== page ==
WE WERE in a fortunate position because Sophie had made known to us what she wanted. We used to watch That's Life on Sunday nights and we saw Ben Hardwicke's mother talking about her son's need for a liver transplant. Sophie would be crying her eyes out, saying 'Why can't someone be kind enough to give him a liver?'
She was a very Christian little girl, always for the underdog. So the decision in relation to donation was taken for us. If the doctors had asked permission to remove her eggs as well as other organs, it would not have made an iota of difference.
We gave permission for her heart, lungs, liver and kidneys to be used. The only thing for which we did not give permission was her corneas, because my husband could not bear the thought of her lovely eyes being used.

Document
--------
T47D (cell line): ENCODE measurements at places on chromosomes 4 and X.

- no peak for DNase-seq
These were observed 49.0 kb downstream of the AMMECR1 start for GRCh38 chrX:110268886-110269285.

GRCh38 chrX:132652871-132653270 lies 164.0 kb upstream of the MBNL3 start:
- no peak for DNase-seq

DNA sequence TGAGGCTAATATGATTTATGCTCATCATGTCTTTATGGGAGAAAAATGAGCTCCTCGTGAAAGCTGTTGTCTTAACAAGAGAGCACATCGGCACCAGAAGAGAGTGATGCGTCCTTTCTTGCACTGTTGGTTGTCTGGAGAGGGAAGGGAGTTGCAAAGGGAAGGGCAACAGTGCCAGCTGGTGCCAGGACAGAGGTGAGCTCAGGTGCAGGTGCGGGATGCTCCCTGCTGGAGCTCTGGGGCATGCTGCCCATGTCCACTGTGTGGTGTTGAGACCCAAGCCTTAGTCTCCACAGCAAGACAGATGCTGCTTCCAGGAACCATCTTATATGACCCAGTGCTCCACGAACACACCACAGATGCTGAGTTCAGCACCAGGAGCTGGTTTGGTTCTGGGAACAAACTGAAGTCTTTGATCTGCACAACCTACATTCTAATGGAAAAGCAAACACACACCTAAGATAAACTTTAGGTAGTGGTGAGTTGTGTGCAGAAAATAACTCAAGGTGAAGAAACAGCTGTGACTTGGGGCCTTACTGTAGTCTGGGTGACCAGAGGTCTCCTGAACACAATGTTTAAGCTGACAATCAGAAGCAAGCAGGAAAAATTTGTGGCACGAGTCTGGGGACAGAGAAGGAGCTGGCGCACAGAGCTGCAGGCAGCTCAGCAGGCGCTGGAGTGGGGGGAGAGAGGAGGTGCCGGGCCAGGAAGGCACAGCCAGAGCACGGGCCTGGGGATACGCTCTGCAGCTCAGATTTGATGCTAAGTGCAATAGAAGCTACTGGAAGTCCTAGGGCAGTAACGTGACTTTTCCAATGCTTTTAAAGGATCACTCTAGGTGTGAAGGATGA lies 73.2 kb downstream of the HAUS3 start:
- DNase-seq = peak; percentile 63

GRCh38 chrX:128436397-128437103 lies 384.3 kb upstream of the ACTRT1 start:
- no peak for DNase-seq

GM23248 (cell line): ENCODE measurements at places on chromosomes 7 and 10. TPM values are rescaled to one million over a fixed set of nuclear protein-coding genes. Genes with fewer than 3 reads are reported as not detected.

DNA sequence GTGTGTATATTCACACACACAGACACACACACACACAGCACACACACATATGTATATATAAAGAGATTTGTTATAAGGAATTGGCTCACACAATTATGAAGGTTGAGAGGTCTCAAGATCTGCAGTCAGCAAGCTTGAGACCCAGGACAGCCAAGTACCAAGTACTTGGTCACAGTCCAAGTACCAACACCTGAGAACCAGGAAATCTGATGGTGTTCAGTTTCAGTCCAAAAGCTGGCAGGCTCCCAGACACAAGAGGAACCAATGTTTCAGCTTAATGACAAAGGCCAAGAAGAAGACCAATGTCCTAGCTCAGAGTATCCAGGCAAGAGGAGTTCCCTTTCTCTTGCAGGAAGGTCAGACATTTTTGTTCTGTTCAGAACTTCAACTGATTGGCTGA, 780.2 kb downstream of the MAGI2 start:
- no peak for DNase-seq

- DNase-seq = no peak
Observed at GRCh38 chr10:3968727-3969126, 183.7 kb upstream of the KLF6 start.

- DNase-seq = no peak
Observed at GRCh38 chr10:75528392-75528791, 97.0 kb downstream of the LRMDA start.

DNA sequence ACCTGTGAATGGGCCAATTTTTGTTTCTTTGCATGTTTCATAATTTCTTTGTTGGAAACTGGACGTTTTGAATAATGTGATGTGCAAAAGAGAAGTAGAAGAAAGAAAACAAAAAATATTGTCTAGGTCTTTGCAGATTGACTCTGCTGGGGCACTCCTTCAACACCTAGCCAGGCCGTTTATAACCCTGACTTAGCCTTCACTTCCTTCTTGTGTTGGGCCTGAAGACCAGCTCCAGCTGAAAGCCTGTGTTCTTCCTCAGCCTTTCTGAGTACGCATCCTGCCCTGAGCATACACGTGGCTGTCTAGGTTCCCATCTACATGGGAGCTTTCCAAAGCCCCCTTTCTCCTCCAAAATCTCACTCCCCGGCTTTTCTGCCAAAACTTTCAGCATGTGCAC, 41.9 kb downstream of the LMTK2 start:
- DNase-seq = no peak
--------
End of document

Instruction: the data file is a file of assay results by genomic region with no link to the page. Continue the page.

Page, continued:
Eggs are just eggs. I would not have sat here thinking that I wanted to see my grandchild. If I did not approve of IVF (in-vitro fertilisation) it would be different, but I do not object to it.
If Sophie had needed a liver or kidney, I would not have wanted someone to die, but I would have hoped that a family, in their hour of despair, would have been generous enough to help out.
That was how it was with us. I did not want Sophie to die and I have had seven years of misery, missing her every day - but I am still pleased that her organs were able to help someone. I would feel the same way about her eggs.
Some people said: 'How could you allow her organs to be taken away?' But I only had two other choices, both rotten. I was either going to have to burn or bury them. That was a waste. Others have asked: 'How could you let people open up her body?' But I would have let a surgeon do it, if she had appendicitis.
(Photograph omitted)Reuse content